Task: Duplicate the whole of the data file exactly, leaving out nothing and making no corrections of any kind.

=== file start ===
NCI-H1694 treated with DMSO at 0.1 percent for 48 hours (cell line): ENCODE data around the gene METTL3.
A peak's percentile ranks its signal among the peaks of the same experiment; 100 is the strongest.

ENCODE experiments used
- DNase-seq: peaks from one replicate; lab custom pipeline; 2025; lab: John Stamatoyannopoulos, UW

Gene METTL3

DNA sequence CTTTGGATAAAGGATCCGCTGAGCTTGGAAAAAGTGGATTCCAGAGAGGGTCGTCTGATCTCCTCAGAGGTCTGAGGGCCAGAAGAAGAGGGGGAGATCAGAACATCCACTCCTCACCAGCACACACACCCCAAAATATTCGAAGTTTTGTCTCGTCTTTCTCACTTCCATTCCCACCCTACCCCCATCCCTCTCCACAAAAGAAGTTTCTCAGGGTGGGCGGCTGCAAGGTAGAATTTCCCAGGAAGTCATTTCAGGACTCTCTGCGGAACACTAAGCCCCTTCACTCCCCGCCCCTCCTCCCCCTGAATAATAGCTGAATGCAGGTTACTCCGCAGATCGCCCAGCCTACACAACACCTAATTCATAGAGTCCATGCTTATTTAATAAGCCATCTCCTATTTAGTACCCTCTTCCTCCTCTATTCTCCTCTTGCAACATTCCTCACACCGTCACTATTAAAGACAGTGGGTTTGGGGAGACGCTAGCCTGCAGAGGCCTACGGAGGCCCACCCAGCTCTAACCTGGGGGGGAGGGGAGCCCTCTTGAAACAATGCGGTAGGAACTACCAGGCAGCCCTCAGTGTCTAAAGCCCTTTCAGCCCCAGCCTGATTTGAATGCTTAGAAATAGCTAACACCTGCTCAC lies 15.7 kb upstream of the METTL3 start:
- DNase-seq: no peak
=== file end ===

NCI-H1694 treated with DMSO at 0.1 percent for 48 hours (cell line): ENCODE data around the gene METTL3.
A peak's percentile ranks its signal among the peaks of the same experiment; 100 is the strongest.

ENCODE experiments used
- DNase-seq: peaks from one replicate; lab custom pipeline; 2025; lab: John Stamatoyannopoulos, UW

Gene METTL3

DNA sequence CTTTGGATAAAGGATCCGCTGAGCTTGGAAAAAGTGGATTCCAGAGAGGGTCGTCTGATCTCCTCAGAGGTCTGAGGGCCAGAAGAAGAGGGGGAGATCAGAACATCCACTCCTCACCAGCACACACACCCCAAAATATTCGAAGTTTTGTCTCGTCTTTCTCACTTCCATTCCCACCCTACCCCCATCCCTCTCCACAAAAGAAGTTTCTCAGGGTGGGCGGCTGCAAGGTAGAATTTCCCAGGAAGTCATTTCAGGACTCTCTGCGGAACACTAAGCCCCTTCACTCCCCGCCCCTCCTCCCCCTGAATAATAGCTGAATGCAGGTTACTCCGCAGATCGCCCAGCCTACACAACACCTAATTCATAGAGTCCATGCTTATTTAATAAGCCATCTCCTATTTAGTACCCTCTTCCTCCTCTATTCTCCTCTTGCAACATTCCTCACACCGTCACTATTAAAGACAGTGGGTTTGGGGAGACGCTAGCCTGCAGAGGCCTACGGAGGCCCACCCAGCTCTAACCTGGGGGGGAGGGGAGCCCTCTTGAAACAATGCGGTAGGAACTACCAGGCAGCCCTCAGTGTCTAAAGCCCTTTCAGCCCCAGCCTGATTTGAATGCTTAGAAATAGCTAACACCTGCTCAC lies 15.7 kb upstream of the METTL3 start:
- DNase-seq: no peak